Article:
Prevalence and Determinants of Access to, Perceptions on, and Preferences for, HIVrelated Health Education in Myanmar Migrant Workers in Ranong, Thailand
Keywords:Accessibility, Perception, Preference, Myanmar Migrant Workers, HIV-related Health Education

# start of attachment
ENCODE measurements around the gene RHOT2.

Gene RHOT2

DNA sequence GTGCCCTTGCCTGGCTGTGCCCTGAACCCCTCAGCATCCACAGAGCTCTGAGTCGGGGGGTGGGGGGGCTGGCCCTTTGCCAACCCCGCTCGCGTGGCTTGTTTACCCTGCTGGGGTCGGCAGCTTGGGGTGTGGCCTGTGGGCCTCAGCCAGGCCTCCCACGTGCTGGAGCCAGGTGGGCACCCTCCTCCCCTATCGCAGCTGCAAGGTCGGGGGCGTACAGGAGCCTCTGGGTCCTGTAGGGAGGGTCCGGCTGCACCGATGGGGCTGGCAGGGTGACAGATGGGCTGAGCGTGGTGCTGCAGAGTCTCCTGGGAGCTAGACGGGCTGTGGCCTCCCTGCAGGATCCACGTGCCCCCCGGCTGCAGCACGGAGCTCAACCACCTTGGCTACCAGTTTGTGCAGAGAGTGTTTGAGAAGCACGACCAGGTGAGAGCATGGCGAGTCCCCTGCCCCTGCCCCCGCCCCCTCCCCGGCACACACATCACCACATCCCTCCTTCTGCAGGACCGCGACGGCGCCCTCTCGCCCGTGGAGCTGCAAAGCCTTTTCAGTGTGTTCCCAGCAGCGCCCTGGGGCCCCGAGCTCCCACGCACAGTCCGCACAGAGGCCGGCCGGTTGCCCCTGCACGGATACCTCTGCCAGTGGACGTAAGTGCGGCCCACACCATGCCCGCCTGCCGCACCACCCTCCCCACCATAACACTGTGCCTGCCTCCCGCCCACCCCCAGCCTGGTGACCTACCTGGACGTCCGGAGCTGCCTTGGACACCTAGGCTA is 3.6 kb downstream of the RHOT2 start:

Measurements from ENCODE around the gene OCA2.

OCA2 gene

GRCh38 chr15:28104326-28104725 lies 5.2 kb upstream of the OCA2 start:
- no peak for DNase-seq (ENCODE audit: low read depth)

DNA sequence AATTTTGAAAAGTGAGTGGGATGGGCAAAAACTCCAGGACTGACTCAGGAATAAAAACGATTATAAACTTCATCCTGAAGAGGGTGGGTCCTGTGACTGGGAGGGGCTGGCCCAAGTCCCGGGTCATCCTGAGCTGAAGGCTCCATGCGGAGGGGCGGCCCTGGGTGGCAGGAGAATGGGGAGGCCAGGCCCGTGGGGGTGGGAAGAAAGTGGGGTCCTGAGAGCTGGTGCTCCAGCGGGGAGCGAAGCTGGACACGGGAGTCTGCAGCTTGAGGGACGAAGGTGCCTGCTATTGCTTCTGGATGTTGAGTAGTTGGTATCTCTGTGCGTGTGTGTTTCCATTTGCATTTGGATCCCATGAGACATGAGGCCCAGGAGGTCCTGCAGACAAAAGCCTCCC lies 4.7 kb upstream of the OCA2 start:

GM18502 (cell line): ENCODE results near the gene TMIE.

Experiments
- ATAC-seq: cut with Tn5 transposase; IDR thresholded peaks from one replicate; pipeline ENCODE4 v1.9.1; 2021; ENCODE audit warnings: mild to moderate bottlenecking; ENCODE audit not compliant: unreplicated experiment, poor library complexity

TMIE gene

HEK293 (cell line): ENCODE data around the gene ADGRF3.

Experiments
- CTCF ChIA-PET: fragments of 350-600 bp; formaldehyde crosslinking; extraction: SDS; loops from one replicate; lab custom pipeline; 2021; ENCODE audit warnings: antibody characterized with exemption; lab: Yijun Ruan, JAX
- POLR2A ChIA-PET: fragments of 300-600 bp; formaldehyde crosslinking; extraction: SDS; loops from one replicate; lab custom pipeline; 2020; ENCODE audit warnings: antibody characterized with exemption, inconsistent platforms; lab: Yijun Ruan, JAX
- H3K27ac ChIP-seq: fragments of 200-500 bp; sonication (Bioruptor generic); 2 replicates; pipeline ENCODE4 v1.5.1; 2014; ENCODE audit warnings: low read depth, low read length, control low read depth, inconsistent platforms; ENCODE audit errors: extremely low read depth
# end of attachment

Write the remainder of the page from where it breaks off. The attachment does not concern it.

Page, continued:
This study was done to assess the accessibility to, perceptions on and preferences for HIV-related health education among Myanmar migrant workers in Ranong Province, Thailand. A cross-sectional study design with structured questionnaire and an open-ended question was used, and 357 subjects were interviewed. Non-parametric tests and bivariate correlation were used for hypothesis testing. In all, 245 workers (68.6%) had received HIV-related health education. Longer length of stay in Ranong was associated with greater access (p<0.001), but youth (15-25 yr.) had less access than older subjects (p=0.010). There was no significant difference in access when comparing the high-risk occupational groups with other occupations, but when fishery-related workers were excluded, high-risk workers had more frequent access than others (p<0.001). Regarding perceptions, only 6.2% agreed that they had adequate access, and also only 11.6% were satisfied with level of access. However, all believed that HIV/AIDS is an important matter. All preferred participatory types of HIV-related education over non-participatory ones (p<0.001). This preference was significantly stronger in the high-risk groups than in others (p=0.009). However, they also preferred some non-participatory methods, especially condoms and lubricants, cartoon/comic booklets, real-life photo story booklets, pamphlet/leaflets/ brochures, TV drama, and TV spots. The migrant workers strongly preferred to receive HIV-related health education in any place except government health centers and border gates. In addition, the majority of the supplementary qualitative information from the open-ended question reinforced the quantitative findings of the study.